Review: “Public Enemies”

July 4, 2009 at 9:22 am Leave a comment

There’s a lot of buzz going around that Michael Mann’s Public Enemies will get nominated for Best Picture at next year’s Oscars.  It may, considering the new rule the Academy is implementing, allowing for 10 nominees instead of the usual five.  However, Public Enemies is one of those movies where, while good and featuring good performances, is just that: good.  Not great, just good.

Public Enemies, based on a book of the same name written by Bryan Burroughs, tells the story of John Dillinger (Johnny Depp), branded America’s Public Enemy #1 by the newly formed Federal Bureau of Investigation.  Hot on his heels are the FBI’s director, J. Edgar Hoover (Billy Crudup), and the head of the FBI’s Chicago office, Melvin Purvis (Christian Bale).  The chase Dillinger all over the Midwest, occasionally arresting him, only to find out he somehow escaped, and frustrated at having to do it all over again.  Also interesting to see is Dillinger’s relationship with other criminals of his day.  He’s the one bad guy you cheer for, and pretty much everyone else, like Baby Face Nelson (Stephen Graham), you’d want to see locked up.

Depp, as usual, is fine in his performance.  Will he be nominated for a Best Actor in an awards ceremony sometime next year? Sure.  The thing is, the performance feels like Depp playing at John Dillinger, and not so much being John Dillinger.  He’s the cool guy every man wants to be and every woman wants to be with, regardless of his career choice of robbing banks.  What makes him so likeable is his smooth way of handling ladies, his nonchalantness with the fuzz, and his calculated actions when stealing money from banks, or breaking out of prisons.  It’s also Dillinger’s confidence; he knows what he wants, knows how to get it, and knows how to deal with others that may not want him to have it.  Johnny Depp’s performance feels like someone playing exactly all the right notes to get these points across.  Most likely, Depp planned out his entire portrayal, and just executed what was his notes.  Not that it’s a bad thing; again I think his performance is good, it just feels like it lacks the spontaneity, especially compared to Depp’s other performances (like Capt. Jack Sparrow or Sam from Benny and Joon).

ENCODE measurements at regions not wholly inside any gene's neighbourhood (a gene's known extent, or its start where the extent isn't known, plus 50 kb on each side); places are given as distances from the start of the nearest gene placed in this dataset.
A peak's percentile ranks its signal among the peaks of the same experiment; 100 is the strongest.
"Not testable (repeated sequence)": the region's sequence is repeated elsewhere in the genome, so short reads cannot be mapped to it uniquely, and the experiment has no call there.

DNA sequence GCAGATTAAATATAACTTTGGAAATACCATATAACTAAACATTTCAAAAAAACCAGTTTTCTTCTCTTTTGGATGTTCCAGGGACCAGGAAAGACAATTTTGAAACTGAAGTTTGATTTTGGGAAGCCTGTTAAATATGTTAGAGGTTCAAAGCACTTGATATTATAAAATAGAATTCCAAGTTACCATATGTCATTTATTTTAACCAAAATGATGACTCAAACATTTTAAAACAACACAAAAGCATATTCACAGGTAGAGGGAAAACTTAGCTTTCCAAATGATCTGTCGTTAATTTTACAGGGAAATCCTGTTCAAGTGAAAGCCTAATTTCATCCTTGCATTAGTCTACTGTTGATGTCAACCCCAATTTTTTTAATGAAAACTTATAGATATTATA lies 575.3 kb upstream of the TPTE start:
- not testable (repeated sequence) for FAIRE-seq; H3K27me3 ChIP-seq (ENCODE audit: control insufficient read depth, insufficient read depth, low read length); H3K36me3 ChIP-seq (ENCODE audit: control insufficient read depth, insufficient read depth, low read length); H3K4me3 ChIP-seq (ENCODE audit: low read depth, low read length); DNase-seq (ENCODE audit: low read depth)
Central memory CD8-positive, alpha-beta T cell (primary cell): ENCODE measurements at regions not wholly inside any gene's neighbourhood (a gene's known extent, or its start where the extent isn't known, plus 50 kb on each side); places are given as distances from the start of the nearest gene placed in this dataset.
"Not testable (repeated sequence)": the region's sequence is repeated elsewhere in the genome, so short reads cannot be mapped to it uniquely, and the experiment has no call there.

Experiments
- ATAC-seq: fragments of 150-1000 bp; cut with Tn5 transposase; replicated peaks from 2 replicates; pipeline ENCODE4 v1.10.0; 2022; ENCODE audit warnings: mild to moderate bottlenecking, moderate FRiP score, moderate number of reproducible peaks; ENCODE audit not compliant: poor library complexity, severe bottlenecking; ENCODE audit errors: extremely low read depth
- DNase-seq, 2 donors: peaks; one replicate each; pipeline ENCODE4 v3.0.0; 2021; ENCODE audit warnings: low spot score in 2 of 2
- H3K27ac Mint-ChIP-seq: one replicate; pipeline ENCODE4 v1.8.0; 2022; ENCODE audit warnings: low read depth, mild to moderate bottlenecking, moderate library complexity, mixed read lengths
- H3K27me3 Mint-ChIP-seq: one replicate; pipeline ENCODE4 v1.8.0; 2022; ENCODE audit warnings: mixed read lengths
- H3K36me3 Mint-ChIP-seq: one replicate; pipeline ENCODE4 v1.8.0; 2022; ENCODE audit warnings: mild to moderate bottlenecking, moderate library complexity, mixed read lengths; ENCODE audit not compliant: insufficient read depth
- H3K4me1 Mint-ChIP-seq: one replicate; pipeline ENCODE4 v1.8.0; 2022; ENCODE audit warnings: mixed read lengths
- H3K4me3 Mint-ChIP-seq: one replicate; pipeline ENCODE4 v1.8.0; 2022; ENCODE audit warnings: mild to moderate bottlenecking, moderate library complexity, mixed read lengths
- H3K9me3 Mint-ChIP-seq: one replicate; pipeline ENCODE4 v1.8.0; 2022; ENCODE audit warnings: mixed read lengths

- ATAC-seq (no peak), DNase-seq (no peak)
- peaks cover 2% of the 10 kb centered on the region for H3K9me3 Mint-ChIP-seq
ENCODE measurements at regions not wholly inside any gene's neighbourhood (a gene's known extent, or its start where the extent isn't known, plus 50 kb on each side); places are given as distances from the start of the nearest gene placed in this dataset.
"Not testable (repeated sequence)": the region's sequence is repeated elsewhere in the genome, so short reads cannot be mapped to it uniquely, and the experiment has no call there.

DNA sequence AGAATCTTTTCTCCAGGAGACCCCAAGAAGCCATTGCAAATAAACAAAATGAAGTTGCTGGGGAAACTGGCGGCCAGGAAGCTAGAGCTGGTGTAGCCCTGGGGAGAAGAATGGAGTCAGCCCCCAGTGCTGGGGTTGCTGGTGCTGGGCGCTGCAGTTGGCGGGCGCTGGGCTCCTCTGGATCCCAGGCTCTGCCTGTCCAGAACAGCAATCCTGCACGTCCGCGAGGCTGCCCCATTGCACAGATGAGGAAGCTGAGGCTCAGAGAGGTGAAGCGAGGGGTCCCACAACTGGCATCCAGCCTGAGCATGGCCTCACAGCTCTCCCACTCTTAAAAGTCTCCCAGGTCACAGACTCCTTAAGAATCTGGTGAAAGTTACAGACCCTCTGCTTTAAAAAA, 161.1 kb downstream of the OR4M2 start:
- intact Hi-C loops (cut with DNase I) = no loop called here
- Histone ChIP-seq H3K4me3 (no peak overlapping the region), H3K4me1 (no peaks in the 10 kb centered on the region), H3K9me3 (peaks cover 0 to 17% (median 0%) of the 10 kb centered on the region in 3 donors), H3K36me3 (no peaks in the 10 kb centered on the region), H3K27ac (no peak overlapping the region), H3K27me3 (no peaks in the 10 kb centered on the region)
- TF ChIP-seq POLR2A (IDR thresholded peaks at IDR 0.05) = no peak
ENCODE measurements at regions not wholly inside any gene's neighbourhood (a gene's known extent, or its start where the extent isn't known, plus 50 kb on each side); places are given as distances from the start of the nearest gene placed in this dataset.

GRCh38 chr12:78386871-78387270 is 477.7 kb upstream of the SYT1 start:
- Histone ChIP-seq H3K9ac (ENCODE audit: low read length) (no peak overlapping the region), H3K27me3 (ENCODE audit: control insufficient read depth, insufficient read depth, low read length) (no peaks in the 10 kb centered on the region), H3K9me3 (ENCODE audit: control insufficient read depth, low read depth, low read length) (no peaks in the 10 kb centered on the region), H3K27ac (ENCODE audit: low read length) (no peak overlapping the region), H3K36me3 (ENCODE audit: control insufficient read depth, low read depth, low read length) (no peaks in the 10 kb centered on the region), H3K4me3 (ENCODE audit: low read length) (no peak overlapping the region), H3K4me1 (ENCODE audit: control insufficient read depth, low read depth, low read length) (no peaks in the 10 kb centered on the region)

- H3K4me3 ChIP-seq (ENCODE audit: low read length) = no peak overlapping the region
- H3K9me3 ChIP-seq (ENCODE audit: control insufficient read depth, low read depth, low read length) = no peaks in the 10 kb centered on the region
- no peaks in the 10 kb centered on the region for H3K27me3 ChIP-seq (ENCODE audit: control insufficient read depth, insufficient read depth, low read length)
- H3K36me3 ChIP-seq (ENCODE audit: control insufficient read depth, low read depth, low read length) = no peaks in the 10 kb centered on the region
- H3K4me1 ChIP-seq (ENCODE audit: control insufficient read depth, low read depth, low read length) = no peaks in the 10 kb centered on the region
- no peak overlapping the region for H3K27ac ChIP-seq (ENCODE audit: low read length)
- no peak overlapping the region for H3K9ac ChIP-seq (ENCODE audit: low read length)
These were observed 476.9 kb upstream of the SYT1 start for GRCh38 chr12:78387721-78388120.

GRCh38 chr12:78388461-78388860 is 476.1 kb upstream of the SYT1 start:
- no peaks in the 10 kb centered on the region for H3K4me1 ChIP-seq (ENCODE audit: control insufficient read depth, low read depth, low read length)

The supporting cast does a decent job, with Bale turning in a nice performance.  Purivs is a man who feels like he has a purpose, but often runs into walls, usually in the form of his subordinates, who may not be as ‘together’ as he is. Marion Cotillard plays Billie, Dillinger’s girlfriend; she’s OK here, too, but it’s not exactly a performance that I’ll remember next year.  Stephen Lang also has a bit part as one Purvis’ G-Men, Agent Winstead.  His role is small, but he’s damn good in it, especially at the end.  I also liked Crudup’s Hoover.  There’s a scene early on where someone question’s Hoover’s ability to lead despite a lack of experience, and it made me think of Hoover’s motivation for wanting to catch Dillinger.  Was he trying to prove himself to others?  Was he obsessed with fighting crime?  I also did feel sorry for him.  Hoover is trying to lead this new national law enforcement agency, and they’ve got the right ideas and the fanciest new equipment, but they’re all pretty green at this.  Their plans are generally poorly executed, and in one scene with Bale, poorly planned.  Still it was interesting to see the fledgling FBI go toe-to-toe with some of the most dangerous criminals America has ever known.